‘That,’ laughed Sara, ‘is what the upper class call a farm.’
So what are they all doing there, sitting on sofas in the middle of the desert?
We are privileged,’ said Sara, ‘to have a rare peep at how the other half dies. This is a genuine apamwamba funeral!’
‘What!’ I gasped. ‘ZNBC doing an outside broadcast? I thought they never go further than filming the road accidents which happen right outside their own front gate!’
‘That’s not entirely fair,’ laughed Sara. ‘The main job of their cameras is to trail behind government ministers, like flies following a corpse.’
The hearse drew up in front of the army of sofas, as the hushed and respectful commentary of Henry Nglazi interrupted our own interpretation of events. ‘For viewers who have just joined us, you are privileged to be watching the funeral of the Right Honourable Corruption, one of the founder members of the Maize Marketing Disaster. His coffin is now being carried to the graveside by the eight deadly sins, Pride, Avarice, Lust, Anger, Gluttony, Envy, Sloth and Hypocrisy…’
‘I thought there were only seven deadly sins,’ I said.
‘Here we’ve got one extra,’ said Sara, ‘funded by the World Bank.’
The next scene was later, showing the burial mound of flowers, and the Great Leader climbing an anthill to praise the departed. ‘Distinguished Thieves, Chisellers, Scoundrels, Deputy Scoundrels, Ladies and Gentlemen, it is our sad duty today to say goodbye to Corruption…’
‘Mmmmmmmm,’ went a low murmur round the crowd.
‘They’re annoyed,’ said Sara, ‘that he seems to praise Corruption, when he’s been trying to get rid of him for years.’
‘Most of you here today,’ continued the Great Leader, ‘were the friends of Corruption. You achieved your success in life with the help of Corruption. You thought you would always have Corruption help you get out of a tight corner. But now he is gone. So you are now faced with a great challenge, to maintain your positions in public life, now that you cannot rely on Corruption. Because I promise you that Corruption is now gone forever, dead and buried, and he will never come back. We have come here today to witness the end of Corruption, and to bury him forever.’
Then up jumped a member of the Corruption family. ‘Some of us may speak as if we never used Corruption in achieving high office. But I should remind you that everybody here was touched by Corruption, because he provided the basic strategy that lay at the heart of the Movement for Massive Deception. Right from the beginning we were faced with the dilemma of how God could appoint the best people as our leaders, despite democracy giving the vote to the ignorant, the illiterate, and the lower classes. It was Corruption that gave us the answer to this problem. Now we are lost without him.’
‘Isn’t this blasphemy?’ I wondered.
‘Hah!’ Sara cackled, ‘How can you worry about blasphemy, if you don’t believe in God.’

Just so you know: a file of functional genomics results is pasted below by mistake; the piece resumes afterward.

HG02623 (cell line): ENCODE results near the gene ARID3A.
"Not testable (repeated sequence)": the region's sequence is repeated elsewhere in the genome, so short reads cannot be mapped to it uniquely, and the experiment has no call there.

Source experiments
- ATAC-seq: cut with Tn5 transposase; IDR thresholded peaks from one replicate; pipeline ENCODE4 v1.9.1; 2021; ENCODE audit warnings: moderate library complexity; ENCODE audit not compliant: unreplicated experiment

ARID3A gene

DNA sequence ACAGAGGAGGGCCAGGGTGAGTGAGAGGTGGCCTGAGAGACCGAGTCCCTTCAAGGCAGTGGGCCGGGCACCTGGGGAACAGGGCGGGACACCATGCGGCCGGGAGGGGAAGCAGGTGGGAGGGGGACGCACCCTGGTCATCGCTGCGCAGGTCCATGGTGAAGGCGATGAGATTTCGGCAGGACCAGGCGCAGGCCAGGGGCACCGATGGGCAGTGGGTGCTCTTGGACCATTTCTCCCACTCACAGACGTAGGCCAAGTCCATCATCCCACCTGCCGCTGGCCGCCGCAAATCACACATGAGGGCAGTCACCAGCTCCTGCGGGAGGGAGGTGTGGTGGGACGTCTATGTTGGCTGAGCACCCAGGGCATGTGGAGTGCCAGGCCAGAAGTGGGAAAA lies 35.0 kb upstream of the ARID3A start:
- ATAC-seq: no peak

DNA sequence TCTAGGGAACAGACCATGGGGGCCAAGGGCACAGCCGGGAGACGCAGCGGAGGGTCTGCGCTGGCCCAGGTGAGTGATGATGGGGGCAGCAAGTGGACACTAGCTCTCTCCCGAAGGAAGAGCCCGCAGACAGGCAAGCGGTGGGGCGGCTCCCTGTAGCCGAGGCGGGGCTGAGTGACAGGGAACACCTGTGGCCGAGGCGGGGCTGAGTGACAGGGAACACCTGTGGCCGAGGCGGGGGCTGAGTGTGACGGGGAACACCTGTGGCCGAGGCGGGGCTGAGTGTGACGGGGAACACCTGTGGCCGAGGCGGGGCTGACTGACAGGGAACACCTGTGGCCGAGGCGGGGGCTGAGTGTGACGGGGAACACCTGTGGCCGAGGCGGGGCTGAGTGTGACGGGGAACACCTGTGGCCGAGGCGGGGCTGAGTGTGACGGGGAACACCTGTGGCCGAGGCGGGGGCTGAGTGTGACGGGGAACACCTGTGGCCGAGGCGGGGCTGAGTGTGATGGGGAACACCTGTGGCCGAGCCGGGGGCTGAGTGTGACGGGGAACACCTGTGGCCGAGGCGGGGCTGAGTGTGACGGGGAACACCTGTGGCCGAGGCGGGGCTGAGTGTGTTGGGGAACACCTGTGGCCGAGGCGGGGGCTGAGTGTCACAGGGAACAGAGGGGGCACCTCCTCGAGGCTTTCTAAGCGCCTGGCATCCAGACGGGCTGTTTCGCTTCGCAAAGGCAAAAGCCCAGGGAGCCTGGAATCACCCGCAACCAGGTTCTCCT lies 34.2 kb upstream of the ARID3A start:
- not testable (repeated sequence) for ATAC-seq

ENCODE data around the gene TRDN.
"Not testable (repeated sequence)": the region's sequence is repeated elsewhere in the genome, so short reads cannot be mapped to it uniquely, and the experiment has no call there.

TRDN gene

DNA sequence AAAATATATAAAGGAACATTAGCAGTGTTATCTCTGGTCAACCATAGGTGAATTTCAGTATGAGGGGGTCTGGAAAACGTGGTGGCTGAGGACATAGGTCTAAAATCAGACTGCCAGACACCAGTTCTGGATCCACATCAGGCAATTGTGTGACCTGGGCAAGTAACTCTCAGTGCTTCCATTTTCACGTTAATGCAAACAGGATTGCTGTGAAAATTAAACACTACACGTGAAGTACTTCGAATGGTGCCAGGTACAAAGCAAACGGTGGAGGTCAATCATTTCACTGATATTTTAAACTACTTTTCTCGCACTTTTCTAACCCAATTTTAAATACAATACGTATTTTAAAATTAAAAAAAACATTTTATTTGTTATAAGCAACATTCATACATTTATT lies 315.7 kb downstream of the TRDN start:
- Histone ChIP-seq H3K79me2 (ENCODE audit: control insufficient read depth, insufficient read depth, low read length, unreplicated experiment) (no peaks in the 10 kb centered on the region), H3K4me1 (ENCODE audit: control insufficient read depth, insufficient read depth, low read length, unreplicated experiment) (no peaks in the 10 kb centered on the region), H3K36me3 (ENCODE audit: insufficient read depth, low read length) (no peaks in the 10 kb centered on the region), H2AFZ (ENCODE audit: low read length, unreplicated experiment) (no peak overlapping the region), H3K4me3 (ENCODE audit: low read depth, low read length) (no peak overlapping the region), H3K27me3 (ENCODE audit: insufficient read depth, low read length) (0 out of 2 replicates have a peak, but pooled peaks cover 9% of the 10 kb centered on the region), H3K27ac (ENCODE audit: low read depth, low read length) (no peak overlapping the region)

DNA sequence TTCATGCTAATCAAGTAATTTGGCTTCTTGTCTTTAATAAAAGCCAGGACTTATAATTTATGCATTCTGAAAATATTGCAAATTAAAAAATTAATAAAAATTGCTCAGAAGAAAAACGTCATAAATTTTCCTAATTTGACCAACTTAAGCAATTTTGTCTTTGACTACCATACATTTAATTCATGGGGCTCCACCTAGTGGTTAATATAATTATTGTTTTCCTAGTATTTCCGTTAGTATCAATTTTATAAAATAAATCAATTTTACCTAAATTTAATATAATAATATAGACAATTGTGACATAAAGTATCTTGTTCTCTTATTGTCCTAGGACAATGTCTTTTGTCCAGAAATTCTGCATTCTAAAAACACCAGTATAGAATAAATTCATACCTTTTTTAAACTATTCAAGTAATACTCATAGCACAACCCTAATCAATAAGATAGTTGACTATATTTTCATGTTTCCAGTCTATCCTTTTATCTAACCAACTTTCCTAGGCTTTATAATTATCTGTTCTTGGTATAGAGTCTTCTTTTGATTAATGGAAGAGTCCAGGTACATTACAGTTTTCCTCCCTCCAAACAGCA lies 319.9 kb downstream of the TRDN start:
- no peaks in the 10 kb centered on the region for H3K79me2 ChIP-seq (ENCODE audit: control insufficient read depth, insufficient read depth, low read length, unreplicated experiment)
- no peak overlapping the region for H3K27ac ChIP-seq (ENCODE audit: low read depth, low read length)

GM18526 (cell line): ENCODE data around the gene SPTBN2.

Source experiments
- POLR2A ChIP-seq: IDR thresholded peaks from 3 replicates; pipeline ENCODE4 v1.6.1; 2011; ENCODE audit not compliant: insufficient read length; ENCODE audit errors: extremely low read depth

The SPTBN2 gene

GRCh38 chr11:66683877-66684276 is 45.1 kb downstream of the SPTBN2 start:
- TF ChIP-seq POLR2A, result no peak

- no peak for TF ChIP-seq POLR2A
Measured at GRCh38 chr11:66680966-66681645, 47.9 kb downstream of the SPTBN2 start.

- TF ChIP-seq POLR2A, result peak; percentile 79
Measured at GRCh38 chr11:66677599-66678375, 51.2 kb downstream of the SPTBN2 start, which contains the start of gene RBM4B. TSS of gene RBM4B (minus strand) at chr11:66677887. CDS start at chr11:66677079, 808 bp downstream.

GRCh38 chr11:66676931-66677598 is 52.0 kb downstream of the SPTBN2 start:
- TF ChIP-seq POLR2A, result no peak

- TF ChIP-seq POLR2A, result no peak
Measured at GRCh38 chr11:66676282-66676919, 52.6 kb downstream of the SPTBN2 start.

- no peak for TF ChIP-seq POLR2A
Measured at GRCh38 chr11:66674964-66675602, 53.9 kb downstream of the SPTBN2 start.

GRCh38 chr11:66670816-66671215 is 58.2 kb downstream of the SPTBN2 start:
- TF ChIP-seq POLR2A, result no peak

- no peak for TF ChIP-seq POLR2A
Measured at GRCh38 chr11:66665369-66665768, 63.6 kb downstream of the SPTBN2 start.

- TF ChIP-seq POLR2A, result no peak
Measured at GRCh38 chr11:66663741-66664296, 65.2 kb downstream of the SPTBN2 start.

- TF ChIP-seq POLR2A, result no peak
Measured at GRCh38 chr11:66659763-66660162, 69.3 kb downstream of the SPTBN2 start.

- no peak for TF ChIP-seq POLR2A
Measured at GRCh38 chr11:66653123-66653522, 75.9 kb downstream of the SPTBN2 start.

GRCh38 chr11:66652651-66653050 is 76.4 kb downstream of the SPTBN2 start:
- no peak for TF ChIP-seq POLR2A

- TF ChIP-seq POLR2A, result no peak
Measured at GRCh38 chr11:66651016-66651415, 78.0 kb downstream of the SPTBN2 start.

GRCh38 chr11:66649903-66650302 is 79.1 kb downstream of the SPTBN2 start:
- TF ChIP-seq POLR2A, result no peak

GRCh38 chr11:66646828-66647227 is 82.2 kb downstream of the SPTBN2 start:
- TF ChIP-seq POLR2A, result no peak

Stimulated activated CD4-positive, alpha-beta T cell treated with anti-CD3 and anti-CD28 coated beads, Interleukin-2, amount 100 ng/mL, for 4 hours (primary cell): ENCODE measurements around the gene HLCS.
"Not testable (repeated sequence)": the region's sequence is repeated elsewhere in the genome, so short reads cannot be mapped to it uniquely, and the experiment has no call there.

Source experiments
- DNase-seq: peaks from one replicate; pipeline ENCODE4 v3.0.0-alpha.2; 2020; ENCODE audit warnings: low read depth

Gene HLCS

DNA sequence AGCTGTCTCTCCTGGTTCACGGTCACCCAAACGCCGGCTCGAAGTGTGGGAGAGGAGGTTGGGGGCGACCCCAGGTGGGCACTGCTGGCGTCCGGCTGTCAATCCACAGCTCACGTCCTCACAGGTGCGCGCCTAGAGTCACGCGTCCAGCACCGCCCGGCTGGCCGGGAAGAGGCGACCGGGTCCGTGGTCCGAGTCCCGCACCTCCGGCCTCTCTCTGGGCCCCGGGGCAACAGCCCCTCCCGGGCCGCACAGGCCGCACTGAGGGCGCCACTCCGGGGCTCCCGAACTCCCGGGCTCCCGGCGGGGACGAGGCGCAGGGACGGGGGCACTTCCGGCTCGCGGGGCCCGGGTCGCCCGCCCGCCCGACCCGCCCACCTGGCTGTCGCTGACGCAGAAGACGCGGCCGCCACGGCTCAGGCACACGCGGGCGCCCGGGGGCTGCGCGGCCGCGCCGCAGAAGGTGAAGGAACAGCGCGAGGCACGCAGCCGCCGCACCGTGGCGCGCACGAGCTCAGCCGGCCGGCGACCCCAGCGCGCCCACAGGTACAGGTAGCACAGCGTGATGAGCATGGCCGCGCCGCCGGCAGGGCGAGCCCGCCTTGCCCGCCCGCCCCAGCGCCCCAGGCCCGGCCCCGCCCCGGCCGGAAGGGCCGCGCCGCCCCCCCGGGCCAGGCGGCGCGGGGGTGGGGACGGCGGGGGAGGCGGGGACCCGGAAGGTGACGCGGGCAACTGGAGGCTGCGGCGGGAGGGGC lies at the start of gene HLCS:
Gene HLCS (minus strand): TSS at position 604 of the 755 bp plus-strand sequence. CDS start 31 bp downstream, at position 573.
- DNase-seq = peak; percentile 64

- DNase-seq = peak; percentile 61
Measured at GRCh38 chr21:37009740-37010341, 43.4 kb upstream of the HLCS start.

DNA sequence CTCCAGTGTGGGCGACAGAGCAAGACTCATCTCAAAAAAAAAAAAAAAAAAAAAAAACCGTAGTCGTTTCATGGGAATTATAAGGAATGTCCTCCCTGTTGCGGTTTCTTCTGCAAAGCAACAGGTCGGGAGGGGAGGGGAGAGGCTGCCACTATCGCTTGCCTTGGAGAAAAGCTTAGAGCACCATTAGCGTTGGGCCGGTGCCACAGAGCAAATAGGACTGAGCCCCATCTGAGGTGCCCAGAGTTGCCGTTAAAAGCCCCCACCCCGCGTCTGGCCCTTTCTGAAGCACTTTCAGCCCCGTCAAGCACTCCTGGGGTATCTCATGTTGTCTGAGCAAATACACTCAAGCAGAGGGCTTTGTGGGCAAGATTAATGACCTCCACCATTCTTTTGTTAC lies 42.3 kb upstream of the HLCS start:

‘Well,’ I said. ‘If I believed in God, then I’d say it was blasphemy.’
‘Yes’ said Sara. ‘If your aunt had been a man, she’d have been your uncle.’
Now Bishop Bling Bling climbed the anthill, his gold chains glinting in the morning sun. ‘Do not be afraid, my Christian brothers, but be of good faith. Our brother Corruption has not disappeared entirely, for his soul lives on, and moves amongst us as I speak. We shall remember his teaching, and we shall remain as his followers.’
So saying, the Bishop opened his bible, saying ‘I commend to you this passage from the Gospel according to St Kalaki, Chapter 5, Verses 2-7,
‘Blessed are the poor
for they are easily bought,
Blessed are the meek
for they are easily bullied,
Blessed are the gullible
for they swallow any story,
Blessed are the starving
for they attract donor funding,
Blessed are the unemployed
for they bring more investors.
But above all, O Lord,
Blessed are the rich
for they are appointed by God
to inherit the Earth.
‘And blessed are the Members of the House of Parasites,’ I snarled, ‘for they shall be given their gratuities.’

All Change

[This Golden Oldie was first published in The Post on 7th October 2004]

All Change

All the courtiers, functionaries and bootlickers stood round in a solemn circle as the Great King began to speak to a thin little fellow standing in front of him. ‘You are being sworn in today as my new Minister of ah, ehrum. Hold this bible in your right hand, Mr er, erum, Mr Lupono, eh, I mean Mr Luposo …’
The King leaned sideways as his secretary whispered into his ear. ‘Ah yes,’ continued the King, ‘Congratulations,Mr Lupompo, on a sudden whim I am plucking you from nowhere to be my new Minister of Vice.’
‘I swear,’ said Mr Bumpy Lupompo, as he held high the bible, ‘to respect whatever you put into the Constitution, Your Majesty, and to treat your every word as law.’
‘I certainly hope you do,’ snapped the King with a fearsome scowl. ‘The previous fellow talked very fair when he was holding the bible and looking at me, but as soon as I turned my back he treated me like, ah, erum, like a, ah…’
Again the secretary whispered into the King’s ear. ‘... eh, eh, he treated me as if I was not the King. But eh, eh, if he thinks I am not the King, then how does he think I appointed him in the first place? Eh? Eh? Answer me that!’
He looked round the room, but everybody remained mute, looking at the floor, and shuffling their feet.
‘Exactly!’ cried the King triumphantly. ‘You cannot answer that, because you are not the King! If you answer on matters that are only for the King to answer, then you have insulted the King! And if I picked you from nowhere, I can drop you even further!